V. 9, Doeg saw Saul's unholy distress as an opportunity to advance in Saul's favour (from being over his herdsmen, TRAPP), and maybe he too could get some of the property and authority from Saul as mentioned in v. 7. So Doeg speaks up, and tells what he saw.

He is no better than a slanderer, who uttereth the truth, not for any love of it, nor for respect to justice, nor for the bettering of the hearer or the delinquent, but only to disgrace the one and to incense the other. (Trapp)

And thus even telling the truth can be wrong, e.g., Doeg slandered David with the truth, for the truth was told with personal motives of self-advancement, and with the intent to help Saul against David.

Note here the comparison between David lying out of self-defense and Doeg telling the truth out of self-motivation. Which man was wrong? Were they both wrong?

V. 9, Doeg fingered Ahimelech, the son of Ahitub as siding with David against the king. And thus the charge of treason was leveled against the priest Ahimelech. The king thus calls Ahimelech and all his household to come before him and answer the charge of attempting to overthrown Saul and king in favor of David. Ahimelech answers the king that he knew nothing of the conflict between David and the king when he did what David asked him to do, so he could not be guilty of treason.

V. 13, conspired... Conspiracy is an open ended charge that can be leveled against about anyone by the state. Here it was simply the desire others to have a better, more just rule in the nation was considered conspiracy. The state commonly uses this charge against anyone it sees as a threat to its power, particularly if the power is being misused.

Ahimelech even defends David, telling Saul that David had been and was still a faithful servant. Evidently, Ahimelech spoke with a boldness that others could not speak with, for he was the high priest, and those with him were the family of a priest. And normally, priests are respected by the leaders of a country.

Saul is not appeased; in fact, he is more incensed, so he commands his servants to kill the priest and all his family. Saul's servants

V. 16, but tyranny, or the tyrant, cannot be answered in any appeasing way, no matter how innocent the one being charged might be. So Saul sentences Ahimelech and all his father's house to death—"This was the worst act that ever Saul did, saith Theoderet..." (Trapp)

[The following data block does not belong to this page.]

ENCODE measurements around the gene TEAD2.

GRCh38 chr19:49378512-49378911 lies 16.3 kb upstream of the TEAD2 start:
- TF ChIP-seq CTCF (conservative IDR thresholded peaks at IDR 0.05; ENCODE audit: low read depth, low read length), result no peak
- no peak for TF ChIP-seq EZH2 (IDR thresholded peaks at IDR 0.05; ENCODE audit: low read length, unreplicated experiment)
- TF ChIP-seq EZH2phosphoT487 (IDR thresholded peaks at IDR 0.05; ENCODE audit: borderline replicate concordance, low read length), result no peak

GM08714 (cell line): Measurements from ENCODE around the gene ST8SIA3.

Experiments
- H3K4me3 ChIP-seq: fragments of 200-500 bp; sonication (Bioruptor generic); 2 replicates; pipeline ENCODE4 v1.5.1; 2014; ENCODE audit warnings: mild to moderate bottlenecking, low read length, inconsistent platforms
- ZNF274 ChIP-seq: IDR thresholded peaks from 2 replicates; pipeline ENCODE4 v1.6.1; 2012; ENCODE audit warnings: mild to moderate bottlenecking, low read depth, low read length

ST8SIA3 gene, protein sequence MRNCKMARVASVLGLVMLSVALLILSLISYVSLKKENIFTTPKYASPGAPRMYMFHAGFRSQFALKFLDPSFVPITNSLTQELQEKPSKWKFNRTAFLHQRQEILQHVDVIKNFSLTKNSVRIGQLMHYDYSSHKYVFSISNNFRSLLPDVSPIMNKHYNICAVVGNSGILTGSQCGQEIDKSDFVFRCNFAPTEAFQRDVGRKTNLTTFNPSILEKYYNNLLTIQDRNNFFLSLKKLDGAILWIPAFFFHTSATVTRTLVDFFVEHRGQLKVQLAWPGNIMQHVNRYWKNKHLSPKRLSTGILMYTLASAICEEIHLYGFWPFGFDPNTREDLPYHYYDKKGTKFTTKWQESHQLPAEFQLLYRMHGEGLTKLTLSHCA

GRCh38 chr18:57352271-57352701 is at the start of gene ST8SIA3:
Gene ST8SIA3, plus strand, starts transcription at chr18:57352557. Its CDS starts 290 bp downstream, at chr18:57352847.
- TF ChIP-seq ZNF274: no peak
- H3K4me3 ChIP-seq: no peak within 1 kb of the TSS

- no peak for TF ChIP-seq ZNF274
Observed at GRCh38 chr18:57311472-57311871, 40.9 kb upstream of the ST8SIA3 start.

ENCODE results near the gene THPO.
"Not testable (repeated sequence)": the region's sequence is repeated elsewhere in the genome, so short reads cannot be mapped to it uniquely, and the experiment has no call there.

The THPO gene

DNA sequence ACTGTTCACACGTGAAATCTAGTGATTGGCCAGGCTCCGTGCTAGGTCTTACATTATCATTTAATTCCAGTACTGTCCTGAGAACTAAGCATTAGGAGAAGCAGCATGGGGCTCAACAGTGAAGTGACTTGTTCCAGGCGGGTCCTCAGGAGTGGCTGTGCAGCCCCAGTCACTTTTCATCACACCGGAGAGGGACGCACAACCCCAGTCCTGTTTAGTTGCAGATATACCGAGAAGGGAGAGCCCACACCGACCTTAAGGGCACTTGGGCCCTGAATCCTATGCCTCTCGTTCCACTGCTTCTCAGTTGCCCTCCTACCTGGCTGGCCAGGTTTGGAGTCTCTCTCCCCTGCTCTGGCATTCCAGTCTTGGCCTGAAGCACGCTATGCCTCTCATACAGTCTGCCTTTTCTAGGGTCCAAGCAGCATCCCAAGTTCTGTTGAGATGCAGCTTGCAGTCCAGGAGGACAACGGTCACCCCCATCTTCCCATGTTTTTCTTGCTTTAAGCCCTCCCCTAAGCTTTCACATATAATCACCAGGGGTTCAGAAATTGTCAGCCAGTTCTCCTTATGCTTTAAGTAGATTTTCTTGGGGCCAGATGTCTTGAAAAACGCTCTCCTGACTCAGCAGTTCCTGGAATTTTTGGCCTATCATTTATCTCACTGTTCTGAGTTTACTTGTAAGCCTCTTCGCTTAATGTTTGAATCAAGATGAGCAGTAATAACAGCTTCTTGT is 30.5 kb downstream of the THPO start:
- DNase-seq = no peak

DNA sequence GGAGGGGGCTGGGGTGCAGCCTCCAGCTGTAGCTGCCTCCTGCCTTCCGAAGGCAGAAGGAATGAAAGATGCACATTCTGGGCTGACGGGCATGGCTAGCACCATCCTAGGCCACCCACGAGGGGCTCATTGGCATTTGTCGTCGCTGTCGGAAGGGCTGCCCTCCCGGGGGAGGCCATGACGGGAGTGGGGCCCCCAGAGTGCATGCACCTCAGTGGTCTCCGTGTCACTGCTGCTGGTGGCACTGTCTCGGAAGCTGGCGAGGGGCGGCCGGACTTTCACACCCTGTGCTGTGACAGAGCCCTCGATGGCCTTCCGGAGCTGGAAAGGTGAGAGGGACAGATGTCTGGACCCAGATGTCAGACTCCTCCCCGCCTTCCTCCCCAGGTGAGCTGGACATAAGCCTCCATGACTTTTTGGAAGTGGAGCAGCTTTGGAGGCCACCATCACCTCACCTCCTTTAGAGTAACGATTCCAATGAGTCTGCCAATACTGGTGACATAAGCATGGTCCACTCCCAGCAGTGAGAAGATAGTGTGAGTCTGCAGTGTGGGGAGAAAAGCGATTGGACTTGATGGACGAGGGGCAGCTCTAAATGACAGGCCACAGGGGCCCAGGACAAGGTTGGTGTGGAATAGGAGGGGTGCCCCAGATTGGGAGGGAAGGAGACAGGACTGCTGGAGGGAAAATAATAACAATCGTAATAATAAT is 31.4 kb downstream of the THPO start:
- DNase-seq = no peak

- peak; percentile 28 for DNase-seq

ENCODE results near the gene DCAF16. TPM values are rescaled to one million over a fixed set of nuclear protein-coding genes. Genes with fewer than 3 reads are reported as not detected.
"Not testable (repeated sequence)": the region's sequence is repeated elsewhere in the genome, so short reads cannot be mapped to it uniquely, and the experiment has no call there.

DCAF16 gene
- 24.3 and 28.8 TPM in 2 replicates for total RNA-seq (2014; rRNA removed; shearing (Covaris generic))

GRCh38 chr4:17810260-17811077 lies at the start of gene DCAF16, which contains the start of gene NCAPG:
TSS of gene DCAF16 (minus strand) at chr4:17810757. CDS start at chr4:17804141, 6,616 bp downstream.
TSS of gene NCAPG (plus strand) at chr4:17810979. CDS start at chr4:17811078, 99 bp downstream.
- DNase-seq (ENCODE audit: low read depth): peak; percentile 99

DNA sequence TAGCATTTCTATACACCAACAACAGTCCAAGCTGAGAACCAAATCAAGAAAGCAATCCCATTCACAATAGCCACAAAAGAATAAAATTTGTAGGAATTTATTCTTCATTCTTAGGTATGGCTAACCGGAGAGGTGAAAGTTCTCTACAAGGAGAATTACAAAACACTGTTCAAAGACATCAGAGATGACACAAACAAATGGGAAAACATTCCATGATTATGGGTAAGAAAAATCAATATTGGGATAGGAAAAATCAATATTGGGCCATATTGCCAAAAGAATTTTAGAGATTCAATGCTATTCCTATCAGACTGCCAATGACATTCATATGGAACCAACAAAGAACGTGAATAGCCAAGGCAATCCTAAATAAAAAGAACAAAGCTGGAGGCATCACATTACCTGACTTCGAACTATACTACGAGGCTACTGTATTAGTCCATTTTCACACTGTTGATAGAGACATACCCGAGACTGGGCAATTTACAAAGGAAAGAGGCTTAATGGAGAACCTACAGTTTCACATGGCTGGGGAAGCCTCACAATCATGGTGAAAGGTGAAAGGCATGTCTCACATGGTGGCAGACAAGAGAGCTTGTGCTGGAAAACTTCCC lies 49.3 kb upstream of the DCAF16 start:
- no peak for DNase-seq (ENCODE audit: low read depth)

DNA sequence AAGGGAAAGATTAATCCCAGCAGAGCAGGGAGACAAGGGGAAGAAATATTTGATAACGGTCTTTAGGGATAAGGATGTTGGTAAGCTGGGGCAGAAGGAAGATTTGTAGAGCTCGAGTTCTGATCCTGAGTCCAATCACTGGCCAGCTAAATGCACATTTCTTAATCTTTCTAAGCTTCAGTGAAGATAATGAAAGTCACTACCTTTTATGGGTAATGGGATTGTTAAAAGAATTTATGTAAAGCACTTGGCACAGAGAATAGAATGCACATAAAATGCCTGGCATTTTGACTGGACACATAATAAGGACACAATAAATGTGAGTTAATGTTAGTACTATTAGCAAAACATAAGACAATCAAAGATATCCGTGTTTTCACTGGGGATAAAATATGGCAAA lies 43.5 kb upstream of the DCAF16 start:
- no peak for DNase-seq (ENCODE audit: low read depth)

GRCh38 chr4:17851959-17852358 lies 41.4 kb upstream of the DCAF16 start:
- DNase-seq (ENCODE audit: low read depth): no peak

Saul's charge against the priest and his house was that he knowingly united with David, who the state had charged with rebellion. And thus the madman, Saul, tried to give an appearance of acting lawfully.

V. 17, Saul gave the order to his servants to kill all the priests and their families, but they refused to carry out the order. It is commendable that they refused to carry out the order, but why did not they speak up in defence of David as Ahimelech had done?

Back in 18:5, the servants "accepted" David. However, it appears that the servants were only following their master's lead, for now they fail to speak up for David.

V. 18, the servants would not do this wicked deed, so Saul told Doeg to do it, which he did. As I mentioned in v. 9, Doeg saw Saul's unholy distress as an opportunity to advance in Saul's favour, so he carries out the command. Note Psalms 52 is David's prayer during this time when Doeg killed the priests. It would be interesting to know of Doeg's end, but the Spirit did not see fit to show that end.

V. 19, Doeg killed 85 priests that day. He then went to the city where these priests lived, Nob, and destroyed it. Josephus says that 385 persons were killed when this city was destroyed.

Note here that Saul killed everything, something he failed to do in obedience to God's command when he went to war against the Amalekites, 15:19ff., which cost him the kingdom.

Observe the zeal that people can have for evil and wickedness, but the total lack of zeal for the Lord's work, even the same person.

Vv. 20-23

Abiathar, one of the priests, escaped to David, bringing with him an ephod, 23:6, by which David could enquire of the Lord.

He also brought the report of what Saul had done to all of the priests and their families. David was distressed, saying that he knew what Doeg would tell Saul when he saw the priest give the bread to him.